Global Game Jam Jar 2019 - Licence, Tips & Resources

Ggj gm blog

Posted by Ross Manthorp on 22 January 2019

The 11th annual Global Game Jam (GGJ 2019) will take place between January 25th-27th 2019. We will be offering a free temporary GameMaker Studio 2 Desktop licence to all during the jam. We’ve set up the following blog to provide you with all the tools and resources you need to take part in a Jam using GameMaker. Including questions and answers from our CTO, Russell Kay.

GameMaker licence

We’ve prepared the licence URL for the GGJ2019 temporary Desktop licences. Participants will need to create their own YoYo Account and then click the following URL to activate the licence:


This licence is valid from now until the end of Jan 2019 and we are offering 20% off a permanent Desktop licence to all those who use the jam licence and upgrade while it’s live!



These videos and articles will get you started using GameMaker and introduce you to many key game development topics:


Our community have developed many helpful scripts and resources on our Marketplace that could save you a great deal of time rewriting common functionality. Many game jams have rules on what sort of additional assets you can use and what counts as starting from “scratch”. Be sure to check ahead of time!

Ask an expert!

We have Russell Kay on hand to answer questions people have in advance of GGJ. We’ll pick the best ones and answer them here! Use the following link to ask Russell short questions about using GameMaker and game jams: Ask an Expert!


What preparation do you recommend?
Get to know your tools and be confident in using them, try out new ideas, practice by recreating classic games, challenge yourself and practice before jumping into the jam.

I want to make my game look good, what shortcuts are there?
Get to know simple concepts for adding a bit of life to a game using trig function (sin, cos, tan), lerp and slerp for tweening, these can help with making something pleasing to look at and can give you the confidence to tackle the really difficult things.

Did you come up with Lemmings in a game jam?
25 years ago game jams were not really a thing but we did play with ideas and concepts during lunch times and out of hours.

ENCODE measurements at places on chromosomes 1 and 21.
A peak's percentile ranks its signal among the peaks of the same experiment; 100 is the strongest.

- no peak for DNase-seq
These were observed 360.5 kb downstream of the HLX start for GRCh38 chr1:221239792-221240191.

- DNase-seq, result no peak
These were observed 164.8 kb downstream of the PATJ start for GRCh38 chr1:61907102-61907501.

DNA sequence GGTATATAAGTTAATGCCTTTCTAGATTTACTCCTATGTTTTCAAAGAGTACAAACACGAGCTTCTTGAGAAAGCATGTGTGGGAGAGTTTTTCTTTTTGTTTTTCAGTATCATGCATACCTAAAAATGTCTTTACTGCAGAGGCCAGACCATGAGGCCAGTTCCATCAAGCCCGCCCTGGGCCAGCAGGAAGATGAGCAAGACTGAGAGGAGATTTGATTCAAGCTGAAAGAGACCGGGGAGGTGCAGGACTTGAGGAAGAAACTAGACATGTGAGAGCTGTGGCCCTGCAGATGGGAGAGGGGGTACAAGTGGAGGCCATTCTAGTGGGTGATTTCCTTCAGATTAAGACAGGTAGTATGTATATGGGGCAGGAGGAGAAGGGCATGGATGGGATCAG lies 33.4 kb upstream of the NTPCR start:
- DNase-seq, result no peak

I’ve not done a jam before, should I start with drag and drop?
It’s a really good place for beginners who are new to coding.

How do modern game jams compare to old school development?
The tools are a lot better and it is much easier to get things done quickly.

Should I use YYC or VM for my game jam game?
Personally, I would just use the VM and get a fast turnaround on development.

Light or dark theme for the GMS2 IDE?
I always use the dark theme myself.

What are some seemingly advanced concepts that you would recommend learning for better game development?
Good knowledge of geometry and trigonometry is good to have and helps when adding life to your game - helping with AI, Cameras and general behaviours.

Do YoYo Games do any game jams internally?
We try to have a game jam each month, it is not always possible but we like to get everyone using GameMaker.

From our community



  • Don't worry too much about organizing code or keeping it clean -- game jams are all about quick and dirty results.
  • Make a game plan. Free mind mapping resources such as and can greatly speed up your development time.
  • To be able to code faster and in a more organized manner, you can write down a basic outline of whatever system you're gonna code before you start coding, including all the variables, conditions, etc. you're gonna use. This will make it easier to visualize your system and make any improvements if necessary. It will also make the coding process much easier.
  • It's a jam game. You don't have to code the best systems. Just use whatever gets the job done quicker. With GameMaker, that's even easier to achieve since it has a lot of built-in functionality that can make it quicker to build certain systems. You can also copy the code from your previous projects if that is something that the particular jam allows.
  • Learn to use ternary operators! also, learn to use data structures! Use global maps and macros as an easy way to keep your metadata in one place, you may need it for the complex loading stuff.
  • Draw simple graphics with the built-in sprite editor and watch video tutorials from Shaun Spalding, HeartBeast and FriendlyCosmonaut to quickly find solutions for your game coding issues. GMS2 is really fast in prototyping game ideas and mechanics!
  • Minimize your scope. Try to get a minimal viable product built as fast as possible. Iterate on existing mechanics. Don't scrap what you've already coded. Playtest your jam game. If possible, have it playtested by someone nearby so you can watch how they approach your game.
  • Take your time, don't overdo it and make sure to eat well, shower and rest. It's not about crunching for an entire weekend, it's about having fun and learning stuff!
  • Keep the scope of your game SMALL - think small and allow yourself time for polish. You can always add more into a fully-functioning and polished game if you find you have time left over, but a half-done game is always half-done...
  • Make sure your GameMaker is up to date. Fresh restart of the computer system before Jam.
  • KEEP. IT. SIMPLE. 48 hours is not a lot of time. Get the main mechanic working first so you can build around it. Better to have a released unpolished product than to have a polished unfinished product.

YoYo Games team

We will be getting a small team together at YoYo Games and heading along to our local GGJ site at Abertay University:

Be sure to keep us updated with your GameMaker jam games @YoYoGames or using the #GameMaker and #GGJ19 hashtag!

We’re really looking forward to it!!

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